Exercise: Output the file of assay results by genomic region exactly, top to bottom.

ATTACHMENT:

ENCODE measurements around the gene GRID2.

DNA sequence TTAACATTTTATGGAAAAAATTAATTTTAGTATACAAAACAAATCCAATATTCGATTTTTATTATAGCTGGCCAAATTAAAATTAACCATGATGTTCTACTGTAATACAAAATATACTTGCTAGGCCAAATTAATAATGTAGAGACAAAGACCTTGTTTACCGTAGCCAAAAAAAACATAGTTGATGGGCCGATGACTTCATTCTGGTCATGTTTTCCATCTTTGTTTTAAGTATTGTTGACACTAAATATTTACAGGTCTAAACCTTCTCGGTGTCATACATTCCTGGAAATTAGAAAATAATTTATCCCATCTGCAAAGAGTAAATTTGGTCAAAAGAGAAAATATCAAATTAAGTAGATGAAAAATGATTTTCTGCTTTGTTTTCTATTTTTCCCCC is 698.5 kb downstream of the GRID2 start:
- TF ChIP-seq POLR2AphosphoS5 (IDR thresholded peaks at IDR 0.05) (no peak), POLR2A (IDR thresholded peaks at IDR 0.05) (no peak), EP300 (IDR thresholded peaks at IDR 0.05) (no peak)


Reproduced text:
ENCODE measurements around the gene GRID2.

DNA sequence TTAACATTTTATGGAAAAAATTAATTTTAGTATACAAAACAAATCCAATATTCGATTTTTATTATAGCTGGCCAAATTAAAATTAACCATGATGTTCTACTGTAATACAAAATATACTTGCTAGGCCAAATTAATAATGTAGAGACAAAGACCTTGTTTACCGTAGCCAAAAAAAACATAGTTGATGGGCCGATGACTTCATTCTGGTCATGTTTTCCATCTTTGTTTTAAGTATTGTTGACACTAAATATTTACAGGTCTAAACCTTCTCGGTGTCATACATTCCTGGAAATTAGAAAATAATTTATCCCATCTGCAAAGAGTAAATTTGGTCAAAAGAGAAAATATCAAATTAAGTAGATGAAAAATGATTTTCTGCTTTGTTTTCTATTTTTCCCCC is 698.5 kb downstream of the GRID2 start:
- TF ChIP-seq POLR2AphosphoS5 (IDR thresholded peaks at IDR 0.05) (no peak), POLR2A (IDR thresholded peaks at IDR 0.05) (no peak), EP300 (IDR thresholded peaks at IDR 0.05) (no peak)